Perhaps no individual advanced the role of Indy car mechanic more than George Bignotti, who died Friday at age 97.
Bignotti tuned or engineered seven Indianapolis 500 winners between 1961 and 1983, including triumphs for A.J. Foyt, Graham Hill, Al Unser, Gordon Johncock and Tom Sneva.
"George did a good job and was awful smart the way he ran his race team," said Jim McGee, who ultimately surpassed Bignotti's long-standing record of 85 Indy car race wins as a crew chief. "He ran it more like a business before anybody else did.
"You have to give George credit because he was ahead of his time. He knew how to pick drivers and he knew how to pick owners so that he had the right equipment and driver to win. That was a lesson in itself, watching the way he operated."
Bignotti began working on Indy cars in the mid-1950s and gained fame as Foyt's chief mechanic during Foyt's impressive run at the top of the sport in the early '60s. They teamed to win 32 races, including the 1961 and '64 Indianapolis 500, as well as USAC national championships in 1960, '61, '63 and '64.
But the partnership between two strong personalities dissolved midway through the 1965 season.
"We got pretty disgruntled and at Langhorne, Foyt said he didn't want to run," Bignotti said in 2004. "He had been out late the previous night after winning a Sprint Car race. He ran a few laps and we parked the car and I told him we were done."
Despite the acrimonious split, Foyt remained on good terms with Bignotti and counted him as his toughest rival.
"I'd say he was one of the greatest mechanics that was ever at the Indianapolis Motor Speedway," Foyt said. "We had such a close relationship and even though I went on my merry way, we were still close up to his death."
"We did so much racing together and in '64, we were just unbeatable," Foyt added, recalling a year in which he won 10 of 13 races. "We had a lot of arguments up and down but they weren't arguments like people think. We both respected each other a whole lot. I damn sure respected him for what he was doing on the cars and I think he respected my driving ability."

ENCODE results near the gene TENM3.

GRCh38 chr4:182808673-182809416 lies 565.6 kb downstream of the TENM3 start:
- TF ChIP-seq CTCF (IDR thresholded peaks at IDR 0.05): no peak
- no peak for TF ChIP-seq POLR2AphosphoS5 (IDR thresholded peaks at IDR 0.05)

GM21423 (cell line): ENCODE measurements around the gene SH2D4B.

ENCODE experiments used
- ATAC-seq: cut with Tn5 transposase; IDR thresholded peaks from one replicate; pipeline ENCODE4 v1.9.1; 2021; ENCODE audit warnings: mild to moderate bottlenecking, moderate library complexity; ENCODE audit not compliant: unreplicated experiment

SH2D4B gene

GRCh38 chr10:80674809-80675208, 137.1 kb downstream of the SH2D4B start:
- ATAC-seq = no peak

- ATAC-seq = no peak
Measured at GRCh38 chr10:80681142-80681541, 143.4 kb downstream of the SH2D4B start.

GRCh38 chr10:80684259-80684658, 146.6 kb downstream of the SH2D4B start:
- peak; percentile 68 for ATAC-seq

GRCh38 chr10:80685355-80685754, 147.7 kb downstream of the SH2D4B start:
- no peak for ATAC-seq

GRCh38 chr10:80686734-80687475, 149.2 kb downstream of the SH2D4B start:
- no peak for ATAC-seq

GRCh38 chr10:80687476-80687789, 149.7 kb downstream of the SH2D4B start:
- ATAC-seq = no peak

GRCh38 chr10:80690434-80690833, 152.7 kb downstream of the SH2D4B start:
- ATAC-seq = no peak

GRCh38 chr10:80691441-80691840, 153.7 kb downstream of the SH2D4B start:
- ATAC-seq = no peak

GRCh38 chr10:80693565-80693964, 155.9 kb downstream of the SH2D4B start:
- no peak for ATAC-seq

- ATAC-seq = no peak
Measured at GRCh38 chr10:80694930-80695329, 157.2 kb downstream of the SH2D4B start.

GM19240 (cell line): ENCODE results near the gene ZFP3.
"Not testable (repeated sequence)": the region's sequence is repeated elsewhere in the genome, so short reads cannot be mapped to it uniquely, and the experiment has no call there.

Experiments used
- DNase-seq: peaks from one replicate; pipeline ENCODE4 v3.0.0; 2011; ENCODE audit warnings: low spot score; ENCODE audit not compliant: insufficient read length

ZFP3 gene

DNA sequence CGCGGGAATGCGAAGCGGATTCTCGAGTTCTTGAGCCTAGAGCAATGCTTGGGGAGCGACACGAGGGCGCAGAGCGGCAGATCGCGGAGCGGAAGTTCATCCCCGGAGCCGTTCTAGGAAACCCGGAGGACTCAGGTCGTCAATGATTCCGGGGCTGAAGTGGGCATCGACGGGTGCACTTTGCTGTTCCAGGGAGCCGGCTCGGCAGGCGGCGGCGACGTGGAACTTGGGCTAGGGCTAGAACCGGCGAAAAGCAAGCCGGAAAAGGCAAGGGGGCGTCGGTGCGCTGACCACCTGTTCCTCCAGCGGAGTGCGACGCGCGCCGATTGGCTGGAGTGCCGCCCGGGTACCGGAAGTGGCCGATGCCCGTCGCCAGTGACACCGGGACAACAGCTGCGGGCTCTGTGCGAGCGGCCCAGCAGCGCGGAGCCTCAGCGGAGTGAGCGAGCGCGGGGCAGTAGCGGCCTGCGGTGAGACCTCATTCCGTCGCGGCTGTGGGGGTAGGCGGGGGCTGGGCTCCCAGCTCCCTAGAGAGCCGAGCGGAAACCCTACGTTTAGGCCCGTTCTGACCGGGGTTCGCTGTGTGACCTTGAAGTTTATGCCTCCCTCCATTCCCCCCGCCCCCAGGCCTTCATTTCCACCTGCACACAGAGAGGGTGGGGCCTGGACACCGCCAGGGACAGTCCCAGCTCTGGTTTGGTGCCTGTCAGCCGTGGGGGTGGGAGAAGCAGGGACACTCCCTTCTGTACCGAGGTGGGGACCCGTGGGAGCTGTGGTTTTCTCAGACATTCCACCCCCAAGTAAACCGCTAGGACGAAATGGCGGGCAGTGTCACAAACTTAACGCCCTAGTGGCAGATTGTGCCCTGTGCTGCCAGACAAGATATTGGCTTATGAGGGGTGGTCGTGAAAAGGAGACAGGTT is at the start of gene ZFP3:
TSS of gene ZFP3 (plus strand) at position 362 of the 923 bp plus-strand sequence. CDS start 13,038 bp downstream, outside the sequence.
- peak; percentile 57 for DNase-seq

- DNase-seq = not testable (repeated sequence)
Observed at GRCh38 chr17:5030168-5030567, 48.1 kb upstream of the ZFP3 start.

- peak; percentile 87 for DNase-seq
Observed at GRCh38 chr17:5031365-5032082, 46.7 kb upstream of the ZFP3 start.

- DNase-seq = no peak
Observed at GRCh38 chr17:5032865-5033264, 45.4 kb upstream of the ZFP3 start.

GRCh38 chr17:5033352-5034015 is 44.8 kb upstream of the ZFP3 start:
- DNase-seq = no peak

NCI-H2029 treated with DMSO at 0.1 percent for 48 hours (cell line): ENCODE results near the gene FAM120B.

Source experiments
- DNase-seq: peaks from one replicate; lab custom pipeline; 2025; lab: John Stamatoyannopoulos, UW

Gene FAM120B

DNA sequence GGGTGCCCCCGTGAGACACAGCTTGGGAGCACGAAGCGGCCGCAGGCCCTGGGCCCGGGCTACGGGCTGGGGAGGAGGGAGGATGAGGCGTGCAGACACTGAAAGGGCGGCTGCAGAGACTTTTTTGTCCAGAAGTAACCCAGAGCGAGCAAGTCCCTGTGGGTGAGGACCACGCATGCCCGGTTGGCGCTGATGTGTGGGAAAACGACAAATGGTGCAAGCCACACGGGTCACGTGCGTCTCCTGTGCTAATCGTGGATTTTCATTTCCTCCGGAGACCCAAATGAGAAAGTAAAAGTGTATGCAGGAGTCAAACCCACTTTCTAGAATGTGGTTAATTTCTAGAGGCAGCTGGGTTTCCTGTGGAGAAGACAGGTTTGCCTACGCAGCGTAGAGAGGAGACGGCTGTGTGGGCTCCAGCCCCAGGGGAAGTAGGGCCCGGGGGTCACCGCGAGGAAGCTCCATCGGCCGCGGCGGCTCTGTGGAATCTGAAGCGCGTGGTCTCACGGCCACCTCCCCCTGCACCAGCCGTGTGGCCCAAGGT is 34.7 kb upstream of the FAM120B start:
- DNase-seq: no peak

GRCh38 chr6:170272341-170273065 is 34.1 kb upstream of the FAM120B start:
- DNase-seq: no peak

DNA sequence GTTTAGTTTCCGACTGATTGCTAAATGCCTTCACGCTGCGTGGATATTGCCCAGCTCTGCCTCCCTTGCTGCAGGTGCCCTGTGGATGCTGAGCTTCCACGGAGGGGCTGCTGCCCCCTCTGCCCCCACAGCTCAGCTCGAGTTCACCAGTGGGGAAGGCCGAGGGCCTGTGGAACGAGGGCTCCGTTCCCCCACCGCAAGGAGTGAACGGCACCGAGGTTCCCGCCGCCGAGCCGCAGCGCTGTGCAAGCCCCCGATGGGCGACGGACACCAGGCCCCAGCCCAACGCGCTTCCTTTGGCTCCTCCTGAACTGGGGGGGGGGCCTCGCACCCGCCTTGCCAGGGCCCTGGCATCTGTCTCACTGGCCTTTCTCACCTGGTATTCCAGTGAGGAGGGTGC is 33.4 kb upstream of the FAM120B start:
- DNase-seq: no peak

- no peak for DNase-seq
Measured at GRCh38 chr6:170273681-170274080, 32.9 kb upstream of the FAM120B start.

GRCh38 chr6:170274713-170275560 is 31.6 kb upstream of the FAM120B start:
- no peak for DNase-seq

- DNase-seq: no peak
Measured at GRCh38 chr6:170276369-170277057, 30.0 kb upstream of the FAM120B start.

Bignotti moved on to field cars for New Orleans oil magnate John Mecom, winning the 1966 Indianapolis 500 with Hill. Near the end of the decade, he teamed up with driver Unser, and a joint move to Vel's Parnelli Jones Racing netted them back-to-back Indy wins in 1970 and '71.
"George was strong-minded and gave us very reliable cars that were not always the most innovative or flashy but always fast enough to win," Jones recounted. "Reliability back then was different than it is now, and George's cars were always prepared to go the distance -- whether it be 100 or 500 miles -- dirt or pavement."
"He was great to work with and he taught a lot of mechanics the trade," Jones added. "Everyone on the circuit learned by watching him, some as team members and some as rivals."
Bignotti then built Patrick Racing into a powerhouse later in the 1970s before forming his own team in partnership with Dan Cotter in the early '80s. Although his experience dated back to the roadster era, Bignotti was a key figure in adapting the ground effect aerodynamic theories being pioneered in Formula 1 to Indy car racing.
Although he worked with many top-flight drivers during the course of his long career, Bignotti still rated Foyt at the top.
"A.J. was a great driver," he said. "He could drive just about anything, and he wasn't bad to get along with. We never raised our voices at each other in the garage, though in front of the public, he would blow his top. Foyt won 27 races for me and Al Unser won 25, both winning twice at Indianapolis."
"Jackie Stewart was a fantastic driver," he added. "I also enjoyed working with Graham Hill, who was originally a mechanic. They were pretty nice and I learned a lot from them because they were very efficient. If you said 2 o'clock, they were there at 2 o'clock."